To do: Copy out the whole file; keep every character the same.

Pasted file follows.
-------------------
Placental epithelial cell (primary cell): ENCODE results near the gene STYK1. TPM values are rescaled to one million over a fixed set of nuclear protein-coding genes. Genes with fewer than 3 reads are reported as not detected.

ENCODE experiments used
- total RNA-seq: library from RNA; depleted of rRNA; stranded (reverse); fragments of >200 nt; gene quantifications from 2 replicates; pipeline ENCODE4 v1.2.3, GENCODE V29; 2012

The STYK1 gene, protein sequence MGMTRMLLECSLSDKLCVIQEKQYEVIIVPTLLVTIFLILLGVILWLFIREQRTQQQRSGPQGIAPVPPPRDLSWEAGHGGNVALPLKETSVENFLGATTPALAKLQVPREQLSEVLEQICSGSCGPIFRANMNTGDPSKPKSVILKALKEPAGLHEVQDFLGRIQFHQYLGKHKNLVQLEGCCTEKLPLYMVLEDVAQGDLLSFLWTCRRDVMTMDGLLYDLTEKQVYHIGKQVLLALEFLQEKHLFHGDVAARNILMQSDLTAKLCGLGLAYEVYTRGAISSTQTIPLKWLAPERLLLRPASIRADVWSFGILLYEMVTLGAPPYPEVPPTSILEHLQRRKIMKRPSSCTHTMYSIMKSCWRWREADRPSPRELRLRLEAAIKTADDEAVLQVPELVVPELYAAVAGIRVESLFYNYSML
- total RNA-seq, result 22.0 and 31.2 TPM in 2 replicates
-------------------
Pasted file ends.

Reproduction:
Placental epithelial cell (primary cell): ENCODE results near the gene STYK1. TPM values are rescaled to one million over a fixed set of nuclear protein-coding genes. Genes with fewer than 3 reads are reported as not detected.

ENCODE experiments used
- total RNA-seq: library from RNA; depleted of rRNA; stranded (reverse); fragments of >200 nt; gene quantifications from 2 replicates; pipeline ENCODE4 v1.2.3, GENCODE V29; 2012

The STYK1 gene, protein sequence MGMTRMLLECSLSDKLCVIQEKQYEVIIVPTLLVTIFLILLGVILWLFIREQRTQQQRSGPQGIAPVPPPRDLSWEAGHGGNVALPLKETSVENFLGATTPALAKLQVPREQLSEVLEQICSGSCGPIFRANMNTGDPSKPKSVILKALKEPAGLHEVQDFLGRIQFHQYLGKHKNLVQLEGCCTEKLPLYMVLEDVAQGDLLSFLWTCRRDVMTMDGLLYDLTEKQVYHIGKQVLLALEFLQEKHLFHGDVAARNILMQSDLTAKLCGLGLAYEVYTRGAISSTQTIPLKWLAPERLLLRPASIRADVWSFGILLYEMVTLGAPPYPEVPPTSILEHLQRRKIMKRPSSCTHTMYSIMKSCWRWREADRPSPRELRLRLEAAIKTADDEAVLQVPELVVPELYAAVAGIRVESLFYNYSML
- total RNA-seq, result 22.0 and 31.2 TPM in 2 replicates